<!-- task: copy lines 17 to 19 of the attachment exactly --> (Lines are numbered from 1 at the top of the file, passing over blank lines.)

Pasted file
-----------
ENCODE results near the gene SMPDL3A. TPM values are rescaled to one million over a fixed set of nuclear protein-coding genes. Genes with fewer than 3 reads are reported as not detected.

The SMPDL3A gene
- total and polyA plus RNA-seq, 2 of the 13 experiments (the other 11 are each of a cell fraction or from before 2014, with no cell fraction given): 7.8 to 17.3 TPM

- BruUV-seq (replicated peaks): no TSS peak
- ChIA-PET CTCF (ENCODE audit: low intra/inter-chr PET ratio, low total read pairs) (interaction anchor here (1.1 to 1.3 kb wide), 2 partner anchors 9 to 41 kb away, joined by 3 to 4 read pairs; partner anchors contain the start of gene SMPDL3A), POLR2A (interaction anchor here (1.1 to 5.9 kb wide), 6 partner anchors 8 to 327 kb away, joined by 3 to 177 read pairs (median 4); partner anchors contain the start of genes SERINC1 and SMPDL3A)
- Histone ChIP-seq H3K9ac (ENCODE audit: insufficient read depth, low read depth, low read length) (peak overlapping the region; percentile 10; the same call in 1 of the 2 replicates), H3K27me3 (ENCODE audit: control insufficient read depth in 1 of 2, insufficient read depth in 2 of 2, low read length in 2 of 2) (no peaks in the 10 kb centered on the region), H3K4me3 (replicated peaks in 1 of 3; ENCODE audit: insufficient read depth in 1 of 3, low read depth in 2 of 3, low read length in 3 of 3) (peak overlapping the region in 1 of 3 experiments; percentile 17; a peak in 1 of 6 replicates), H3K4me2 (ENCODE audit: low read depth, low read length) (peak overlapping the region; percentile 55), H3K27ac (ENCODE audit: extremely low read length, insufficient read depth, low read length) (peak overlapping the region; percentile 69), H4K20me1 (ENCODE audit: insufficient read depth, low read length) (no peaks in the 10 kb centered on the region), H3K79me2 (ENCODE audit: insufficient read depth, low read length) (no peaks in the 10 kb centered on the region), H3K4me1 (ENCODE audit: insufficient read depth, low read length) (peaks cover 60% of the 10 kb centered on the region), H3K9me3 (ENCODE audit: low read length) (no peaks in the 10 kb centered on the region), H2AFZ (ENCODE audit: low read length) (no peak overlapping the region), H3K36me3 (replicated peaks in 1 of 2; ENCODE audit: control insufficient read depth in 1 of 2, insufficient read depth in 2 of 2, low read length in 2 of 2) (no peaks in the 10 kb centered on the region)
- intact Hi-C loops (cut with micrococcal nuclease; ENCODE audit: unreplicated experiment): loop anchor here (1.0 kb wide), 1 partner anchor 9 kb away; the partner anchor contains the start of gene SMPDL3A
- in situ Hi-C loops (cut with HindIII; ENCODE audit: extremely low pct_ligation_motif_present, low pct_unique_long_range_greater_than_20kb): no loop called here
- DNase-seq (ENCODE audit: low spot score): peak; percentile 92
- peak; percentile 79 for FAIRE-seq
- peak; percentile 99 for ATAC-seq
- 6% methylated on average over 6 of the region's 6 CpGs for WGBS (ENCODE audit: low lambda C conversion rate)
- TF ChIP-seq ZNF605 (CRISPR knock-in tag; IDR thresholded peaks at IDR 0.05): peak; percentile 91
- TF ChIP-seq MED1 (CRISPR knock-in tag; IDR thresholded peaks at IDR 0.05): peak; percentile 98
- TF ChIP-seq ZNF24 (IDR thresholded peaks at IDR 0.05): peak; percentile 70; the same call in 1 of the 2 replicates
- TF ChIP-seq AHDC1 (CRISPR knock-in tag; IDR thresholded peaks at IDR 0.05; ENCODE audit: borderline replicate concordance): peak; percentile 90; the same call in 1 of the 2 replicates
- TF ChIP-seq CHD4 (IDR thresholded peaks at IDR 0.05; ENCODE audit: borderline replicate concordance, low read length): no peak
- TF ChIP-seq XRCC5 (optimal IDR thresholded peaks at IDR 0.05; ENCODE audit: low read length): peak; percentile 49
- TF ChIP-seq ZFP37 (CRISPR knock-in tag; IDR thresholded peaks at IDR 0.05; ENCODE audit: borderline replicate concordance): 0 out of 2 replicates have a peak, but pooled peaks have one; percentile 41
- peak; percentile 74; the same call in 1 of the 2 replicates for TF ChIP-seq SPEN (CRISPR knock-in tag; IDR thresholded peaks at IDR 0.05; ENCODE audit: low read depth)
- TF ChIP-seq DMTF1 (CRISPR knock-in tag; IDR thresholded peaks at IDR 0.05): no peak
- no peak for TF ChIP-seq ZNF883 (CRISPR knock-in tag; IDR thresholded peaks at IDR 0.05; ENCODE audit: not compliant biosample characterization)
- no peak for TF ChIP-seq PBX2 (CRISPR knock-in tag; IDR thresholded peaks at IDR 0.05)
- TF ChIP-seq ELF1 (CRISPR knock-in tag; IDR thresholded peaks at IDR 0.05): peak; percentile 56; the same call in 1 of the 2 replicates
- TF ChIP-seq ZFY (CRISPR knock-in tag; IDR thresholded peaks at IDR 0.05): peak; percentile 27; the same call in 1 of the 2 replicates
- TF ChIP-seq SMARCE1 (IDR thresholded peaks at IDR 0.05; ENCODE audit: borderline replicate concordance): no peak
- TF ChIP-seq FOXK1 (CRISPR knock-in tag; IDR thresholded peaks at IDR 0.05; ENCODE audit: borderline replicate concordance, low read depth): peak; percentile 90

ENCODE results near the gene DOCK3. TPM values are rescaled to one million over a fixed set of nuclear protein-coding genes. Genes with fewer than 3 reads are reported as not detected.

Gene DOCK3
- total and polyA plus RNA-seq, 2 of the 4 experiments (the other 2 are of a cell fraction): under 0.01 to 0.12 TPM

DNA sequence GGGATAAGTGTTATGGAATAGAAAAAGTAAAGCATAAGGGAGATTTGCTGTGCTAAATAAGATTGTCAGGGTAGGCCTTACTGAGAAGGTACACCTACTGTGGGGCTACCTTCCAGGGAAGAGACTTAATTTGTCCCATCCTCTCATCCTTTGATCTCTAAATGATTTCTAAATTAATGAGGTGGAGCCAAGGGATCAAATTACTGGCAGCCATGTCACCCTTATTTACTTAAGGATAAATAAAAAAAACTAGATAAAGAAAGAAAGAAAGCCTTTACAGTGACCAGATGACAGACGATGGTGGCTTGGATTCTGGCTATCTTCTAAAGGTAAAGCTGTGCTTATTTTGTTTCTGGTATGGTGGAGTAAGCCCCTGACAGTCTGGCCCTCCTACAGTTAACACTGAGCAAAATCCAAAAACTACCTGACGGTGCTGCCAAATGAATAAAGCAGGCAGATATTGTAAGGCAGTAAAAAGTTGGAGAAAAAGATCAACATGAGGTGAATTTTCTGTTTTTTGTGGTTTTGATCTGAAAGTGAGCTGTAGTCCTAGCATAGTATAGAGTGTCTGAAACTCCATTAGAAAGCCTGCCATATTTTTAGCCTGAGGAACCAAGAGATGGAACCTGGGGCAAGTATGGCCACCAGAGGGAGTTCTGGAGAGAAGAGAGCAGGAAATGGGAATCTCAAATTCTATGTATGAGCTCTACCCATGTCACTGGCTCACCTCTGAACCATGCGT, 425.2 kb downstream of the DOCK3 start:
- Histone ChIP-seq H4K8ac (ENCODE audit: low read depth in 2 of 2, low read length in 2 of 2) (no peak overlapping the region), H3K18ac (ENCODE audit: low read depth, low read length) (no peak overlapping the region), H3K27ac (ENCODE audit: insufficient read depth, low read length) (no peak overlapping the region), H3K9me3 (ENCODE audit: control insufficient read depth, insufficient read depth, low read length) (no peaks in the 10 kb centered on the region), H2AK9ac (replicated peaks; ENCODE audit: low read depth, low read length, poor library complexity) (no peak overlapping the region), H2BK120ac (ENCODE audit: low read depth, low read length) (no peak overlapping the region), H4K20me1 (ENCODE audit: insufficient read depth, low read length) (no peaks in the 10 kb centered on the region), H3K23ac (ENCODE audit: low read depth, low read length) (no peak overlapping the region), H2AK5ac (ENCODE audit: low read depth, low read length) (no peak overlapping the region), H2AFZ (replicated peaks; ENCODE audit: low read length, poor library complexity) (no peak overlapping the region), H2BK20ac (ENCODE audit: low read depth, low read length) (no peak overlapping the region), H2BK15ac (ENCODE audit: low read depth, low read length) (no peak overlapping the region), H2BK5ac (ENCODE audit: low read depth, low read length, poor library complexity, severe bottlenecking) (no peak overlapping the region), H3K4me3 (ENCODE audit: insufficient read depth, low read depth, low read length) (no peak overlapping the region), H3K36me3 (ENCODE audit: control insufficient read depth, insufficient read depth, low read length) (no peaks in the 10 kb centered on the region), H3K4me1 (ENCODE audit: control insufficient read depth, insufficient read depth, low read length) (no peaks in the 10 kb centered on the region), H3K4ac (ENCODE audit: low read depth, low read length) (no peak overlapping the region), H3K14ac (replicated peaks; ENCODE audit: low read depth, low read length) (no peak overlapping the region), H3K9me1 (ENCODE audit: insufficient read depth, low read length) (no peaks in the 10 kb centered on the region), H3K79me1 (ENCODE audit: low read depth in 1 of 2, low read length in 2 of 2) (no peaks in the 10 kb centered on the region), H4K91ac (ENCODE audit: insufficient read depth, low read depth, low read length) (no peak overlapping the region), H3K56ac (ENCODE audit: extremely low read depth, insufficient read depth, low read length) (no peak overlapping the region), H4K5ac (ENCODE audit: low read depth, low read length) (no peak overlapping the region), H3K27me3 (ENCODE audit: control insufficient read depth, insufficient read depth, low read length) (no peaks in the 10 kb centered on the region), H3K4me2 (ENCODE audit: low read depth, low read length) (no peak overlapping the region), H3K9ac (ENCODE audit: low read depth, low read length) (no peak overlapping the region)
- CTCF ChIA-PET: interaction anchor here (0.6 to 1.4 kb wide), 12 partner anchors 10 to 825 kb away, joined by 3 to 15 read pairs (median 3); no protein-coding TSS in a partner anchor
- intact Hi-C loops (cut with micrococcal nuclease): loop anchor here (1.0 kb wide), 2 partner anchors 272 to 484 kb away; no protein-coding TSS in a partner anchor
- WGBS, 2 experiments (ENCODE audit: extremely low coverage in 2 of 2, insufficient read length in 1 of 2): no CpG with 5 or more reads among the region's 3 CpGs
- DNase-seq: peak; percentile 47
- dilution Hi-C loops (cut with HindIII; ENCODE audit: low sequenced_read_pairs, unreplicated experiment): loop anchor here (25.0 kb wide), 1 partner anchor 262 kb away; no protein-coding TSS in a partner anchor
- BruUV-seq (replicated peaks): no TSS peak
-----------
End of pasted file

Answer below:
- TF ChIP-seq CHD4 (IDR thresholded peaks at IDR 0.05; ENCODE audit: borderline replicate concordance, low read length): no peak
- TF ChIP-seq XRCC5 (optimal IDR thresholded peaks at IDR 0.05; ENCODE audit: low read length): peak; percentile 49
- TF ChIP-seq ZFP37 (CRISPR knock-in tag; IDR thresholded peaks at IDR 0.05; ENCODE audit: borderline replicate concordance): 0 out of 2 replicates have a peak, but pooled peaks have one; percentile 41